Gore carried young voters by two points. Kerry carried them by about nine points. Obama carried them by 34 points. According to Peter D. Hart in Rolling Stone, the NBC News and The Wall Street Journal pollster, Obama’s campaign sent out text messages to hundreds of thousands of people under the age of 30, the millennials, in the days after Nov. 4th, continuing to rally them around this new era in politics and this country. Whatever side of the aisle you stand on, this campaign’s use of technology has ushered in new and exhilarating potential. And I think it’s just the tip of the proverbial iceberg.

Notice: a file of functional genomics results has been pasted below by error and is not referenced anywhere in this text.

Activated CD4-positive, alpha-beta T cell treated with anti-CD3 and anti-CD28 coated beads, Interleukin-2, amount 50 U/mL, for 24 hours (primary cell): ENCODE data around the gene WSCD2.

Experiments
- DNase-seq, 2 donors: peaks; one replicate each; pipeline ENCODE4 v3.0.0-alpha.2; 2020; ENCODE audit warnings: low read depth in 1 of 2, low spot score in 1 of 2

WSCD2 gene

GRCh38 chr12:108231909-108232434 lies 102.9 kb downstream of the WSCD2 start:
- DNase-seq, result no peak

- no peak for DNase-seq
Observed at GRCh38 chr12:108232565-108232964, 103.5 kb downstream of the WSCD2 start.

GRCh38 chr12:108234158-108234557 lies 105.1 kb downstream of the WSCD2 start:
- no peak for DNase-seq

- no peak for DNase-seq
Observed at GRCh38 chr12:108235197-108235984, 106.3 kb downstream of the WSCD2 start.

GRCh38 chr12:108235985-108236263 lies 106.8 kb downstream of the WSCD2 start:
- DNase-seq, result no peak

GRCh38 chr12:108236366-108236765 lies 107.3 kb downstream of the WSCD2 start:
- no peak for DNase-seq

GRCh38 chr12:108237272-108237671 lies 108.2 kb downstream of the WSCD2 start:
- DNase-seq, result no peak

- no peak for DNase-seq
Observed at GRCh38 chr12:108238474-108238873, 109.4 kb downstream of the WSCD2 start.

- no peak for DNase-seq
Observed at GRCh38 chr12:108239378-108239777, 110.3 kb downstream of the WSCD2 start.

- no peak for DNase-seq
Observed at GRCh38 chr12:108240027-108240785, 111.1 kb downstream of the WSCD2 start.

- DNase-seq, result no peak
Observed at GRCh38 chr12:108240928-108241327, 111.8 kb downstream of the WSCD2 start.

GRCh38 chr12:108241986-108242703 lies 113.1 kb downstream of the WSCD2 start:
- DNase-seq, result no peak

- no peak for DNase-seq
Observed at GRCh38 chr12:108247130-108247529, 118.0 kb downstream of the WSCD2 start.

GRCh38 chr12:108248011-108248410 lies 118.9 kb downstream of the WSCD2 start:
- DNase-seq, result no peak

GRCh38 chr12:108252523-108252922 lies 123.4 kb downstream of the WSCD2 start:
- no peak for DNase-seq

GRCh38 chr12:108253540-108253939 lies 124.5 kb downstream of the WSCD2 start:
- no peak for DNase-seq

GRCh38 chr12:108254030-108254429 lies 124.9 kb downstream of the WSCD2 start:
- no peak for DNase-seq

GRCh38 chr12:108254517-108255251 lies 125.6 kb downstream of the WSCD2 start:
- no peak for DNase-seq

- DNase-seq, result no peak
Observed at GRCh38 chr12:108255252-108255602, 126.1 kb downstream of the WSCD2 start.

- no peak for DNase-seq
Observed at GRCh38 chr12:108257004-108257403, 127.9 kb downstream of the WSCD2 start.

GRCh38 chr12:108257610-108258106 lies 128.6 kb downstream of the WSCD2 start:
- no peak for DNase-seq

The connectedness these youth proclaim not only with the campaign but with each other, and the civic agency they feel because of it, is empowering a generation of change-agents. Imagine the potential if nonprofits began communicating vital information to their clients in this fashion, or sent out alerts to their donors. The social service field could be transformed if those seeking a service could be more easily linked to those volunteers able to provide it, all the while going through the nonprofit, but streamlining the process and empowering the individuals. David Gergen, director of the Center for Public Leadership at the Kennedy School at Harvard, believes that the three keys to Obama’s use of technology as a success are: message, money and mobilization. The campaign used technology to get out a message, to raise money and to mobilize voters. If nonprofits could use some of these basic (and relatively cheap) technologies with the same three goals in mind… imagine the possibilities in mobilizing people around a cause or a solution to a problem or a community. Remember, tip of the iceberg. This field is ripe for innovation.